With much of the US experiencing colder than normal temperatures, a timely post about hypothermia is in order. This post won’t talk about therapies though, instead it will discuss a neat little article from Resuscitation published as free open access on Pubmed Central.
When you think about hypothermia, it seems like it would be pretty intuitive. But since we didn’t have accurate or easy ways to measure temperatures until basically the middle of the 19th century, all people had to go by were the feelings of coldness. Certainly, the idea that people died from the cold is ancient. It is mentioned by Herodotus in 492 BC, but then again, he also attributed deaths to sea monsters, so take from him what you will.
Even by the time of Shackleton’s first expedition to the Antarctic, the thermometer on the expedition only went to 94.2° F, so they could not determine degrees of hypothermia. All that could be said was that 3 of the men were below that measurement, and they knew that was not ideal. RF Scott observed and described severe hypothermia in another party as:
He was badly frostbitten … and though a good deal confused, as men always are on such occasions, he was otherwise well… His tale is confused, but … the fact that he did not [hit land as he intended], but attempted to wander straight on, is clear evidence of the mental condition caused by that situation. There can be no doubt that in a blizzard a man has not only to safeguard the circulation in his limbs, but must struggle with a sluggishness of brain and an absence of reasoning power which is far more likely to undo him… It is a rambling tale to-night and a half thawed brain
In fact, the majority of historical cold injuries are from the military literature. From Hannibal to Napoleon’s retreat, the observance that severe cold=death was there, but the concept of why was lacking. This lead to ineffective or inappropriate treatments, including giving alcoholic beverages as a warming agent.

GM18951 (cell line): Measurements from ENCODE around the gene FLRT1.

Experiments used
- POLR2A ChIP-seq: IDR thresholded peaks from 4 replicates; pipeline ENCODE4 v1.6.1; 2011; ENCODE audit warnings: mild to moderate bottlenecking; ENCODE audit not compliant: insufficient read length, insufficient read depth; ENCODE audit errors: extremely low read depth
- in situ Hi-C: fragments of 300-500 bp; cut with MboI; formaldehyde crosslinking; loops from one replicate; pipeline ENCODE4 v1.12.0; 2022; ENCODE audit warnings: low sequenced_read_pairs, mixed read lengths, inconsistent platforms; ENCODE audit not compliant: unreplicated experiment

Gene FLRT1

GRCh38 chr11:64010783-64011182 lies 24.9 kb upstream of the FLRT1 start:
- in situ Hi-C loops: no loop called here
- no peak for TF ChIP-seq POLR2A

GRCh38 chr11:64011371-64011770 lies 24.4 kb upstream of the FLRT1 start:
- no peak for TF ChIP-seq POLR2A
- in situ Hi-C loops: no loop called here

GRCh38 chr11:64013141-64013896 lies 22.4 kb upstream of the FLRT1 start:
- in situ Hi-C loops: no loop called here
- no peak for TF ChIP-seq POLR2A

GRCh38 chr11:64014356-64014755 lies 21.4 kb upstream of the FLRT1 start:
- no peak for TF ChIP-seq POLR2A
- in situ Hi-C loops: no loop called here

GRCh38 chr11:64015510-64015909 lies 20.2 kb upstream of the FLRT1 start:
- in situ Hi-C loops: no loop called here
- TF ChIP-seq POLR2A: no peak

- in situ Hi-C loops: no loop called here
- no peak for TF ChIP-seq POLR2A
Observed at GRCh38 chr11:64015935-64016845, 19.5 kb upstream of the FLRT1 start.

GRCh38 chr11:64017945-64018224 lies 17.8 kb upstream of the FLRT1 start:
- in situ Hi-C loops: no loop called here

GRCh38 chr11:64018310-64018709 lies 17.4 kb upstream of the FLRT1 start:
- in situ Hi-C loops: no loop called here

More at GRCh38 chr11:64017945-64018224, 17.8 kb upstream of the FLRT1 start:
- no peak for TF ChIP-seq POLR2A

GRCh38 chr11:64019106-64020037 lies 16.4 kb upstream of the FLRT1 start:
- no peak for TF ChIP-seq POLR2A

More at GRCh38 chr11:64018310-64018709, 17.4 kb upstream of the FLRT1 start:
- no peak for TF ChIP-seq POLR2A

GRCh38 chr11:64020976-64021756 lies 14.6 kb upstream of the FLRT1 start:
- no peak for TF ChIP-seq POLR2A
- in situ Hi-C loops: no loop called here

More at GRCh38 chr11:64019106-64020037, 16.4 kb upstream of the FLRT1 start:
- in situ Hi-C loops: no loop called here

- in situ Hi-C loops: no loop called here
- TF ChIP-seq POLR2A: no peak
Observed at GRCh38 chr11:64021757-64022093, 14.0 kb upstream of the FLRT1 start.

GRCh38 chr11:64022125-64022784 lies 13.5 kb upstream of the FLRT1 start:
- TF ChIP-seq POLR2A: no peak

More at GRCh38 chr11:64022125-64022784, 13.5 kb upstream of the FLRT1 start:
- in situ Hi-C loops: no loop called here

Pierre Jean Moricheau-Beaupré, one of Napoleon’s doctors, had some of the better ideas about rewarming. He had probably observed hypothermic patients going into ventricular fibrillation by aggressive actions, as he recommends against strong actions. He attributes this to “exhausting the remaining vitality”, which isn’t too far from the truth. He also correctly noted that you didn’t want air currents. He wasn’t completely right about everything, though. He did want you to remove clothing, and rewarm in “reverse order” with sequential snow, iced water, cold water, then successively warmer water. After some degree of resuscitation, then he recommended stimulating by tickling, friction, or even shocking with batteries. Thankfully we don’t do all of this anymore. Another contemporary of 1815, J Curry, knew that putting a bladder of hot water on the stomach was effective.
Curry went on to do simple isolated experiments on human subjects, but better experiments didn’t start until the 1930s. Of course, most weren’t on how to treat hypothermia, but how to use it to treat other conditions. The first uses of therapeutic hypothermia were for fever, malignancy, pain, and schizophrenia. WWII caused more research as soldiers and sailors died of hypothermia. Sadly, some of what we know was carried out on subjects who weren’t volunteering.
In all a fascinating read about the history of the human condition known as hypothermia.
Guly H. History of accidental hypothermia. Resuscitation. 2011 Jan;82(1):122-5. [PMC3060344]
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